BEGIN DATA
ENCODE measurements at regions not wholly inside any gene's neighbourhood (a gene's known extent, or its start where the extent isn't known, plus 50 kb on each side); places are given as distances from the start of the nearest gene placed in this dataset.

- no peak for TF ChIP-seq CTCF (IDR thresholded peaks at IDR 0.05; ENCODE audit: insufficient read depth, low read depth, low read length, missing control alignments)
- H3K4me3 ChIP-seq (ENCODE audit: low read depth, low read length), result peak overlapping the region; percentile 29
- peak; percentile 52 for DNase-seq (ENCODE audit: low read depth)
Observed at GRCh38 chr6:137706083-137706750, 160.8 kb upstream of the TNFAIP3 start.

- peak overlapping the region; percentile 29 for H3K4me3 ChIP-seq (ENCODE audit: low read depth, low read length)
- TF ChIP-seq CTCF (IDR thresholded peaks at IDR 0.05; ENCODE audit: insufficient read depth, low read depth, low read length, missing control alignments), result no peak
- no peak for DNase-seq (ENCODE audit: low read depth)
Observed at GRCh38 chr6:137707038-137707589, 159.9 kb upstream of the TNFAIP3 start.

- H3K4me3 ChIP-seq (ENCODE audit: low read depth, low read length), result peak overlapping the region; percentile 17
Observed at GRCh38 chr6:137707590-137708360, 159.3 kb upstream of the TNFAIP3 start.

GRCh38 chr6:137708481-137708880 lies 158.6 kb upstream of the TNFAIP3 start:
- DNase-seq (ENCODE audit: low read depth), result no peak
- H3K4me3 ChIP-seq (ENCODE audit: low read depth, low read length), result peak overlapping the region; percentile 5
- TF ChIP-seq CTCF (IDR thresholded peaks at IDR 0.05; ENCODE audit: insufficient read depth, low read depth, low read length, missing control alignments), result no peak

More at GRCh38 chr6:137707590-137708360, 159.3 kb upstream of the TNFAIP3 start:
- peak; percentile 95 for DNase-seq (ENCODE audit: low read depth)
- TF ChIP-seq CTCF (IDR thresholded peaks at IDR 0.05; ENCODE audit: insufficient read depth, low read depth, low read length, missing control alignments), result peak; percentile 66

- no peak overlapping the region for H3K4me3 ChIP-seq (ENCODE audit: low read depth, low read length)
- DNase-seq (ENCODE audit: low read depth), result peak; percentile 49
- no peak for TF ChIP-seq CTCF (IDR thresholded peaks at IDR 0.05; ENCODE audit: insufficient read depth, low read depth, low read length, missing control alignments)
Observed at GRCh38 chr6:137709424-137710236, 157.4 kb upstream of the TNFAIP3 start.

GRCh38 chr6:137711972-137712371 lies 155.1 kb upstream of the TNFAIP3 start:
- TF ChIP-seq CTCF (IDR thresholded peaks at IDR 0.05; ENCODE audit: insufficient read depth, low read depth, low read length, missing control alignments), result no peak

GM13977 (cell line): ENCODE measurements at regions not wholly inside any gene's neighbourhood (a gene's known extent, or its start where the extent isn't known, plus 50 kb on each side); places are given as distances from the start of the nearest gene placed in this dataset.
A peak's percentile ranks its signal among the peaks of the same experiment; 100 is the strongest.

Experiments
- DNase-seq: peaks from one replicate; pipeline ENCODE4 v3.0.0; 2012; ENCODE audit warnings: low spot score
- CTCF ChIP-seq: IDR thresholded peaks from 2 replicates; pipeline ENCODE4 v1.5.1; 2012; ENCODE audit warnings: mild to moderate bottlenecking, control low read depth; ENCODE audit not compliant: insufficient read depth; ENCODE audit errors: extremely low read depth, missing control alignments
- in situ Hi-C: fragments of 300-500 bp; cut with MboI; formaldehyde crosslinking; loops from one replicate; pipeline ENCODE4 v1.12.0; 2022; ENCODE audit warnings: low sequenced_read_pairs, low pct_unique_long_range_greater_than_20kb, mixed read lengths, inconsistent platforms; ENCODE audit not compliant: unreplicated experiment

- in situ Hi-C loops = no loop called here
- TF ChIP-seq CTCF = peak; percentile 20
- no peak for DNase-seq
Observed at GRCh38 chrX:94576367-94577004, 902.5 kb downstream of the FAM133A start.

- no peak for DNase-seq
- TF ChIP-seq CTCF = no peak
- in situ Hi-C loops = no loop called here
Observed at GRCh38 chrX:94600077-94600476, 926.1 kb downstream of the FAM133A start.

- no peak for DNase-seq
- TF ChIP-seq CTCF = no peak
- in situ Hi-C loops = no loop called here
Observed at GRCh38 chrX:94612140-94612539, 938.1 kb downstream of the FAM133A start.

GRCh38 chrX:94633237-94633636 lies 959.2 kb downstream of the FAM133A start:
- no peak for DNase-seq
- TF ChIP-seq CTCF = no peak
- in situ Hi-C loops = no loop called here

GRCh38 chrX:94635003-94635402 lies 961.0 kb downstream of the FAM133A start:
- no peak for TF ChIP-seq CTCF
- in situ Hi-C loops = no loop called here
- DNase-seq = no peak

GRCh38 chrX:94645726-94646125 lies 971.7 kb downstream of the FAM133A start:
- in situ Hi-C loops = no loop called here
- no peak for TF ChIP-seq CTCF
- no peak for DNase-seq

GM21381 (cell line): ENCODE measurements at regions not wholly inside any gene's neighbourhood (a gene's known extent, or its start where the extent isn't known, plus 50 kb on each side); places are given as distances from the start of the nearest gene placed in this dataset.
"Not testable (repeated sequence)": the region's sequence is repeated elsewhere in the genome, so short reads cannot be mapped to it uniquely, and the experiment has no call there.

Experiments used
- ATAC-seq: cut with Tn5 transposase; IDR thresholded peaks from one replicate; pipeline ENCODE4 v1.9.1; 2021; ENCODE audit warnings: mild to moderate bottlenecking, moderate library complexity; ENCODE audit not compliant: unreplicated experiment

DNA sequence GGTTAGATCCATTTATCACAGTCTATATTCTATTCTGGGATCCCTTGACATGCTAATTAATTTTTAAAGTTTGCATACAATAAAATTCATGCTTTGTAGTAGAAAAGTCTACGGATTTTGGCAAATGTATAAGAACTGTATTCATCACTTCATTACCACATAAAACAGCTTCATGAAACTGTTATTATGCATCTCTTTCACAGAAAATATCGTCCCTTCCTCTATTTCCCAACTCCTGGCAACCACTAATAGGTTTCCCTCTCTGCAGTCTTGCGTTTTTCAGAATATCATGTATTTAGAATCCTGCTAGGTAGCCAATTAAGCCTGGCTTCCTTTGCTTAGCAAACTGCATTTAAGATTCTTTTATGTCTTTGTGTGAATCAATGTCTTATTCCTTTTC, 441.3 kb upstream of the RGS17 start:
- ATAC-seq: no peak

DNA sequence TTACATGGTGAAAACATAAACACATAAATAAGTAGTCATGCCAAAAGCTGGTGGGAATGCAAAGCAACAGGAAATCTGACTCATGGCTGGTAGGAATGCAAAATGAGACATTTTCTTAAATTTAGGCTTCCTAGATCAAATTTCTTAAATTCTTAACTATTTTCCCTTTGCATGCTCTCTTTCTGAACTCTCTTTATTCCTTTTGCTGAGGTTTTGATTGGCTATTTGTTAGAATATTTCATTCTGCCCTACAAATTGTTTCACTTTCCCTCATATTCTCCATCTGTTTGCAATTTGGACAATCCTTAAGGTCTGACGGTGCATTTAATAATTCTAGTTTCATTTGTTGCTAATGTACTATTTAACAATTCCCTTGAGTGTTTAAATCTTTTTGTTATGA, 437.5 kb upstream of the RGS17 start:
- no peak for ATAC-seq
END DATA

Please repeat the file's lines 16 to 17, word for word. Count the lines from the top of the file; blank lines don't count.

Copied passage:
More at GRCh38 chr6:137707590-137708360, 159.3 kb upstream of the TNFAIP3 start:
- peak; percentile 95 for DNase-seq (ENCODE audit: low read depth)